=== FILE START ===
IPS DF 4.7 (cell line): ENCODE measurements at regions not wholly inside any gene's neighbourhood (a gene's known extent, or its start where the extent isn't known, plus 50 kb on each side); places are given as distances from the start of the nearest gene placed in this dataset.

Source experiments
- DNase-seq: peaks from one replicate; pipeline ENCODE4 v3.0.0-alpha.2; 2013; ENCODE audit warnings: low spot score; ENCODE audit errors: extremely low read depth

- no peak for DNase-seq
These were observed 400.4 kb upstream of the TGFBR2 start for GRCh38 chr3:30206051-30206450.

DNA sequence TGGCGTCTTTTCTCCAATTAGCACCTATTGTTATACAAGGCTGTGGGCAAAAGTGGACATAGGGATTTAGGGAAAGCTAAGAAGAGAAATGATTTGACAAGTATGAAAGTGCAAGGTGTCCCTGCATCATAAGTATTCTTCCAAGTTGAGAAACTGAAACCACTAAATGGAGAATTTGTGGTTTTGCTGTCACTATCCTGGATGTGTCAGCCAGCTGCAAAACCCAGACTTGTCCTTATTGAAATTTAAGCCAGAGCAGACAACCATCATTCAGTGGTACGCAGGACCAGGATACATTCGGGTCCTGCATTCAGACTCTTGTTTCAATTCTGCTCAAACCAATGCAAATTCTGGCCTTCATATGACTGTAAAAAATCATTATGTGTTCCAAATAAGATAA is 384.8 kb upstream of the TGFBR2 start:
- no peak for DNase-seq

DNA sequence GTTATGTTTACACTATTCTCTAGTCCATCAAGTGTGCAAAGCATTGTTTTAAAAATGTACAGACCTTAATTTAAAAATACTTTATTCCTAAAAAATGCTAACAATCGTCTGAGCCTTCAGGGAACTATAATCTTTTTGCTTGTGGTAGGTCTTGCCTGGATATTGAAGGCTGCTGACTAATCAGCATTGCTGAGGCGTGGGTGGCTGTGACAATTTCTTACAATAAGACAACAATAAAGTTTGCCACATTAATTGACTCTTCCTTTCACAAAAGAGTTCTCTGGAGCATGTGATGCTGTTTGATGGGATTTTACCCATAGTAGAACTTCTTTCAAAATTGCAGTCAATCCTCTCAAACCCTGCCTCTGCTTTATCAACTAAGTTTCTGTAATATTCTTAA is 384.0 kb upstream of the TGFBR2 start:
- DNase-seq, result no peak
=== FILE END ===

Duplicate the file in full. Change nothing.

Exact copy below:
IPS DF 4.7 (cell line): ENCODE measurements at regions not wholly inside any gene's neighbourhood (a gene's known extent, or its start where the extent isn't known, plus 50 kb on each side); places are given as distances from the start of the nearest gene placed in this dataset.

Source experiments
- DNase-seq: peaks from one replicate; pipeline ENCODE4 v3.0.0-alpha.2; 2013; ENCODE audit warnings: low spot score; ENCODE audit errors: extremely low read depth

- no peak for DNase-seq
These were observed 400.4 kb upstream of the TGFBR2 start for GRCh38 chr3:30206051-30206450.

DNA sequence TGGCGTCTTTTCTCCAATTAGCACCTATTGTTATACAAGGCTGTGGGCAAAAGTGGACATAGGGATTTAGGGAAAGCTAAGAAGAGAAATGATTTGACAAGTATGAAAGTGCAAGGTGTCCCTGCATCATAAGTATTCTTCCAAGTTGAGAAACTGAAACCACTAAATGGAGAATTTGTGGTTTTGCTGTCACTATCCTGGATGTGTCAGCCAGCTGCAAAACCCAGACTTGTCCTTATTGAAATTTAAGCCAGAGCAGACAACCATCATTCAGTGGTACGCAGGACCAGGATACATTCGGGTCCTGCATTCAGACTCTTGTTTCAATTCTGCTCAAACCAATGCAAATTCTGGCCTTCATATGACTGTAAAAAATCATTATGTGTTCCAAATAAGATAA is 384.8 kb upstream of the TGFBR2 start:
- no peak for DNase-seq

DNA sequence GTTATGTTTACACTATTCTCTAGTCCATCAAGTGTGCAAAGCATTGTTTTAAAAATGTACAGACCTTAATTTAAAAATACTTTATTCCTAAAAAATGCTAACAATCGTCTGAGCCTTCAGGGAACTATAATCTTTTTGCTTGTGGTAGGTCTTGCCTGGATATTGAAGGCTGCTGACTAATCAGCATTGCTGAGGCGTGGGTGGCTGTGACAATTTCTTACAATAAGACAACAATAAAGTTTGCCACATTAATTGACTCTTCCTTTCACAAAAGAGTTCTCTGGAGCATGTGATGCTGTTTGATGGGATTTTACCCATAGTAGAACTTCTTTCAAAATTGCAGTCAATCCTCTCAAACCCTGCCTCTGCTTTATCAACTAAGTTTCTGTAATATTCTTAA is 384.0 kb upstream of the TGFBR2 start:
- DNase-seq, result no peak